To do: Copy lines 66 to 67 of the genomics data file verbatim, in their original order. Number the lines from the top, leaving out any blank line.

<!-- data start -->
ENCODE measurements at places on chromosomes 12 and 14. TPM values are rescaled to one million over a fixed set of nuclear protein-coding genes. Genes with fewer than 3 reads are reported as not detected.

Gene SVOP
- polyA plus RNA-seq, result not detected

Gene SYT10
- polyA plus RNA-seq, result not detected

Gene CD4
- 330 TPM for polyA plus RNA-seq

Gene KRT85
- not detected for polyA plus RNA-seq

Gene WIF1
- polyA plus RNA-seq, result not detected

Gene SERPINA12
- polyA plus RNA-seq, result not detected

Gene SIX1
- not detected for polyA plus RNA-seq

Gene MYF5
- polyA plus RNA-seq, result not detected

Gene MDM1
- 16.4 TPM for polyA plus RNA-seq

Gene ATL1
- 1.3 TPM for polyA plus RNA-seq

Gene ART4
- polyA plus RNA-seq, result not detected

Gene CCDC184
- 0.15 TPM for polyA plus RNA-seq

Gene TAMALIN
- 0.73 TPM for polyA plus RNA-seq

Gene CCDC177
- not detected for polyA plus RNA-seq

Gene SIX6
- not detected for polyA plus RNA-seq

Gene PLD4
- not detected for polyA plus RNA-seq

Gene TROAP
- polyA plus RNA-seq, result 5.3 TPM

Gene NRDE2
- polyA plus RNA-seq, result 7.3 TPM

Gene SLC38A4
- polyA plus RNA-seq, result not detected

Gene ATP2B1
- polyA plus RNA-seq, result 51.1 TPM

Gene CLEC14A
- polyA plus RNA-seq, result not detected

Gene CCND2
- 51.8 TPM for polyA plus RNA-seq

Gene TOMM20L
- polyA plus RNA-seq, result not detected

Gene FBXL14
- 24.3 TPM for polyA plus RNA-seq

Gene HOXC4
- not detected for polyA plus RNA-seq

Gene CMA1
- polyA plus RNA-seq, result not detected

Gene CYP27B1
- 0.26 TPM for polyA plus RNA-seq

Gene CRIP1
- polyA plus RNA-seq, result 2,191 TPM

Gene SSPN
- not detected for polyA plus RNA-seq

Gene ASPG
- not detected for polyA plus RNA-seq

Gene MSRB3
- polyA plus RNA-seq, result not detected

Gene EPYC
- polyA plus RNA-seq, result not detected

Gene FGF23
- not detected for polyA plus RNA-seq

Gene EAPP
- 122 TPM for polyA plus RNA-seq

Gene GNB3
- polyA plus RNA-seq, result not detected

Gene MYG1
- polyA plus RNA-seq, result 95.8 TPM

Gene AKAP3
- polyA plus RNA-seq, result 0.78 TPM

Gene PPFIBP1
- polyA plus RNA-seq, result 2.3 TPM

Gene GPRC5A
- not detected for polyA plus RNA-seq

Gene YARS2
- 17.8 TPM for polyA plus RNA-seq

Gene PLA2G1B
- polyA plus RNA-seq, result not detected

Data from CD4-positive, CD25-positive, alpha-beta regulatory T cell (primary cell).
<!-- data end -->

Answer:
Gene FGF23
- not detected for polyA plus RNA-seq